More than trebling its high estimate and proving to be the stand-out lot in a January 25 sale at Dominic Winter (20/24% buyer’s premium) was an extraordinary and effectively unique collection of what were principally collaborative works by the playwright, poet, satirist and pamphleteer Thomas Nashe (1567-c.1601).
Sold for £64,000 in South Cerney, all were first or early edition issues, but in the form in which the principal part of the collection was assembled in the early 19th century, the collection opens with Nashe’s Lenten Stuffe.
That was a work that he wrote after he went on the run from London authorities following a furore that greeted a 1597 performance of his collaboration with Ben Jonson on a play called Isle of Dogs.
Lenten Stuffe, whose title continues …Containing, The Description and First Procreation and Increase of the towne of Great Yarmouth in Norffolke, was apparently written as a sort of thank-you to Nashe’s host while he was living in self-imposed exile in that coastal town.
Nashe’s writing has been described in past times as a delirious display of verbal pyrotechnics and led critics to comparisons with Samuel Beckett and James Joyce. It has also been called “…a mock encomium of red herring, a parody of the chorographical literature then in vogue and a burlesque of Hero and Leander, among many other things”.
The other works that make up the collection, or compilation sold by Dominic Winter are Pierce Penniless, Strange Newes, The Terrors of the Night, Pappe with a Hatchet (now thought to be the work of John Lily) and his only extant solo-authored play, a comedy called Summer’s Last Will and Testament.
Bid to £7800 was another sammelband, this time a two volume collection in a contemporary binding of 15 Restoration-era plays by Thomas Shadwell, John Dryden, Aphra Benn and many others, the majority of them first edition copies dating from the years 1670-90.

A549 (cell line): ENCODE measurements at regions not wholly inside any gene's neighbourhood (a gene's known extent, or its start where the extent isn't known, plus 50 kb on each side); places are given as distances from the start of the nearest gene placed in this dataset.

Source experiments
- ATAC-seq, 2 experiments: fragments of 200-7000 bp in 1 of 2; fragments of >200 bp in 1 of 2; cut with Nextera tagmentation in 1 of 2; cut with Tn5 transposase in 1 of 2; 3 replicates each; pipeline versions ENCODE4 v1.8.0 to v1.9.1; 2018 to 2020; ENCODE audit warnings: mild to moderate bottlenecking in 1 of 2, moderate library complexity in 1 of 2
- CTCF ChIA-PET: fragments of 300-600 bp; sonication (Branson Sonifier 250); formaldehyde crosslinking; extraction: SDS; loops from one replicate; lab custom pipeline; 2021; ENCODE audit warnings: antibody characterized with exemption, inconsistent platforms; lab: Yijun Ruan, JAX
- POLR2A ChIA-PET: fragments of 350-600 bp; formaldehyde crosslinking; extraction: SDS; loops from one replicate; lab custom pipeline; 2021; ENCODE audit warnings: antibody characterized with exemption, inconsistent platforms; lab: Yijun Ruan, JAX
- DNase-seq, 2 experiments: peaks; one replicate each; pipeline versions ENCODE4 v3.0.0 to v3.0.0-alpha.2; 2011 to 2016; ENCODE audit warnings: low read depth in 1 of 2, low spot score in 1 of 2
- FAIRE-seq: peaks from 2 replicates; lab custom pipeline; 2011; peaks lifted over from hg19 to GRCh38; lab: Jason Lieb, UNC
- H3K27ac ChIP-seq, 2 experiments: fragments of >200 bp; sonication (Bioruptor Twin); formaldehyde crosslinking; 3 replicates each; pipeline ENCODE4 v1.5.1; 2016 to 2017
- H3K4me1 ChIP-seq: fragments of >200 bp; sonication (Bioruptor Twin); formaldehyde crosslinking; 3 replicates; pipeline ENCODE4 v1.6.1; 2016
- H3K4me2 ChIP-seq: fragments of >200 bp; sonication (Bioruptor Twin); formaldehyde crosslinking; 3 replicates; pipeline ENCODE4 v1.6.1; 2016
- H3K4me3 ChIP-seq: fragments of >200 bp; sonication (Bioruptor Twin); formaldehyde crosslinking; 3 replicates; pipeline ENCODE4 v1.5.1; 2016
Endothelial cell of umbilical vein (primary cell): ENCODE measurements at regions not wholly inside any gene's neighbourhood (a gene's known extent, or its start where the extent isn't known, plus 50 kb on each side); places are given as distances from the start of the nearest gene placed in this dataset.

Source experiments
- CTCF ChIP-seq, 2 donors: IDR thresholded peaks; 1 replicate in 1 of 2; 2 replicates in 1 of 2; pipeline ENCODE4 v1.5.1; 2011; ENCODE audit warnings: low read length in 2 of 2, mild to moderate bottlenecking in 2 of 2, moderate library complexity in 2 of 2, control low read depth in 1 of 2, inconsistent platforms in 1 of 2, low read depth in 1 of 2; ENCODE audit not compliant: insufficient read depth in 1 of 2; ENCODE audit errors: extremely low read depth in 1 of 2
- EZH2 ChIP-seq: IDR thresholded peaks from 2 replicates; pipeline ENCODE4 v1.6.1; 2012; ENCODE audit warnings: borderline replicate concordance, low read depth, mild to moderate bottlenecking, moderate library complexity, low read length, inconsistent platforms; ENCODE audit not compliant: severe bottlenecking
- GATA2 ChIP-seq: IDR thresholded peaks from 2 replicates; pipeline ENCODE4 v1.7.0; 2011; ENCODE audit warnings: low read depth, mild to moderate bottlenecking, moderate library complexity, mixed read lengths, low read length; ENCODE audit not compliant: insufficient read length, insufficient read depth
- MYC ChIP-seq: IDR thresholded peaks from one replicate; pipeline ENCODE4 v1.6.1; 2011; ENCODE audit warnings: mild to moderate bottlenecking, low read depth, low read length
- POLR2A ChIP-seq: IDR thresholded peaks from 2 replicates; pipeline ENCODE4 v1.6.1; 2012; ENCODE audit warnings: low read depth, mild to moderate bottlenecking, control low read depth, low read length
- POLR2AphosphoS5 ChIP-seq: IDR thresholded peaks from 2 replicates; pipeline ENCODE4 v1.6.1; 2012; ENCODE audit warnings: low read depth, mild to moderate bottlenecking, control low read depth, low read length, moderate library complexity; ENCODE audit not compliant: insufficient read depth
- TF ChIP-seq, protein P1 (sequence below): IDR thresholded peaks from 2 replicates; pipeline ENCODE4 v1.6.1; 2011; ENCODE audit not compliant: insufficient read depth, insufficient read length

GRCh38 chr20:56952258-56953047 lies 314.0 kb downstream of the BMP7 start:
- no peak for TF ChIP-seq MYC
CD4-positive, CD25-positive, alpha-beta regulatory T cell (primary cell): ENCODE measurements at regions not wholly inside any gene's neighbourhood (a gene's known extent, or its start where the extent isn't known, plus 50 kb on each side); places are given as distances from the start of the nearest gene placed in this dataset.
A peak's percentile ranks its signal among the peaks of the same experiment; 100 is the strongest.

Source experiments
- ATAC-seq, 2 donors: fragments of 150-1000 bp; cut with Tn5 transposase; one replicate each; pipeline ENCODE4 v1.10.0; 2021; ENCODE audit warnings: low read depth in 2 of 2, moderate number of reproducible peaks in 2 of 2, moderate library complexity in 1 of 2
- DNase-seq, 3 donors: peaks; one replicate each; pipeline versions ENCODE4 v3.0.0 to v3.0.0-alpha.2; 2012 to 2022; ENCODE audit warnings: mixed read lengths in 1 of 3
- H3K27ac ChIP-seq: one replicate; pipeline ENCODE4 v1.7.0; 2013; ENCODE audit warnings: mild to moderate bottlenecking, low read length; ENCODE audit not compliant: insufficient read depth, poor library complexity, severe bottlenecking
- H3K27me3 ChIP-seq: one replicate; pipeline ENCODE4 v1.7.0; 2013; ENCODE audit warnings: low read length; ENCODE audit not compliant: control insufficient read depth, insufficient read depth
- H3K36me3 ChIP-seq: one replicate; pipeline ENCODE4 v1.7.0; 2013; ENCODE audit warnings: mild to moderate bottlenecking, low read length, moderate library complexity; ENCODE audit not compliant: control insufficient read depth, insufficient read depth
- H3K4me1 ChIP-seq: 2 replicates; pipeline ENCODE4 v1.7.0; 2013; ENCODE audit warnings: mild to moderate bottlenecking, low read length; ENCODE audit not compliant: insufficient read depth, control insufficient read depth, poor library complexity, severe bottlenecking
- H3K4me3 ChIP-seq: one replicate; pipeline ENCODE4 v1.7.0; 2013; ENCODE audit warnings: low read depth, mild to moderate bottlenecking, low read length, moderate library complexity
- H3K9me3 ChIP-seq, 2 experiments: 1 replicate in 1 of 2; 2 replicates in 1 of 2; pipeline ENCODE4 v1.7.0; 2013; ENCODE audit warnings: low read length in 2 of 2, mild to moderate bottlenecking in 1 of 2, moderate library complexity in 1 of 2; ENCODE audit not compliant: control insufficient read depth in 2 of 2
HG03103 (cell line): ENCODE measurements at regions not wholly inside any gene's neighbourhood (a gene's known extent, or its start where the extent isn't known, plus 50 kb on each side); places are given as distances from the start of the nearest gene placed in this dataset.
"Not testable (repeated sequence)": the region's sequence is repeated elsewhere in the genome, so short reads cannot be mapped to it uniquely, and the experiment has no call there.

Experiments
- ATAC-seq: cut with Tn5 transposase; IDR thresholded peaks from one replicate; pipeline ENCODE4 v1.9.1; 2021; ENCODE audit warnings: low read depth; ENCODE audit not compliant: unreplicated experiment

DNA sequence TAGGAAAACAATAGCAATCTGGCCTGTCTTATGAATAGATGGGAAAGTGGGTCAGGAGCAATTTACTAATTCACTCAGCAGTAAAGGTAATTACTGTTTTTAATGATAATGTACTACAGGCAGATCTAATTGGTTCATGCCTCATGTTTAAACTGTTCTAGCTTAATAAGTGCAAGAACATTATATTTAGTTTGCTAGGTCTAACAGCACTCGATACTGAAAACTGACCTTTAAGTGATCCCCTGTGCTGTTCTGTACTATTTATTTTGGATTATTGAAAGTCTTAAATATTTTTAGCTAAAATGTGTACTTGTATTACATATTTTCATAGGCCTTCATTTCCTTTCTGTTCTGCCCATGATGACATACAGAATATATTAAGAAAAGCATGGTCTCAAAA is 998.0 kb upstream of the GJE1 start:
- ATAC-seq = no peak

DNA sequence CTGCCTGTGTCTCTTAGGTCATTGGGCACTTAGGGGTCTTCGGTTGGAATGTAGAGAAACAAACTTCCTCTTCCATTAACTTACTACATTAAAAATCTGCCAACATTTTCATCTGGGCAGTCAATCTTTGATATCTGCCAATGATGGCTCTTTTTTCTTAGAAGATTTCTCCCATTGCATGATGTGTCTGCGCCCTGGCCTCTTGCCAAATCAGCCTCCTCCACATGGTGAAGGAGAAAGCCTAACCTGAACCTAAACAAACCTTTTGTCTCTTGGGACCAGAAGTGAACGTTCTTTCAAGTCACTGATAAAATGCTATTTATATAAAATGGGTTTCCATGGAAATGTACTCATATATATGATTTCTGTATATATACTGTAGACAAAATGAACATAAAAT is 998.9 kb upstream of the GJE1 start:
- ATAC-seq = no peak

Sold at £1900 in the Gloucestershire auction was a 1700 first in a re-backed contemporary red morocco gilt binding of Panacea: a Poem upon Tea by the Irish writer and poet laureate, Nahum Tate that was originally to be found in the library of Patrick Hume, Earl of Marchmont and, among his other titles, Lord High Chancellor of Scotland.
The poem initially describes the origins of tea in China but in the second canto, it seems, departs from historical fact by transplanting tea to classical Greece.
A lot that sold for £2900 contained a 1708 first of Cyder…, a poem by John Phillips. It was a copy that bore an ink inscription reading ‘Ex Dono Authoris’, but this was just one small part of a lot that also included a 1764 second edition of Samuel Butler’s Hudibras and close on 90 other assorted volumes!
Bid to £3800 was a 1593 edition in contemporary limp vellum of Christopher Saint-German’s The Dialogue in English, between a Doctor of Divinitie, and a Student in the Lawes of England…
First published in Latin in 1528, with an English edition following two years later, this is a work that was viewed as the standard handbook for legal students until the appearance of Blackstone’s Commentaries in the 18th century.
Accompanied by a 1717 edition of the Rev George Brown’s Arithmetica Infinita: or, The Accurate Accomptant’s Best Companion…, a lot that sold at £800 was headed by a 1726 first of The Money’d Man’s Guide: or the Purchaser’s Pocket-Companion.
Issued in the wake of the South Sea Bubble crisis, it was a work intended to help investors determine what interest could be earned on the stock markets, even when, as the author recognised, they had to contend with such difficulties as trying to do business in overcrowded coffee houses.
On a more topical note, a lot presenting some 30 plans or views of Polish towns and cities, dating from the 16th-19th centuries and including some duplicates, sold for £1300.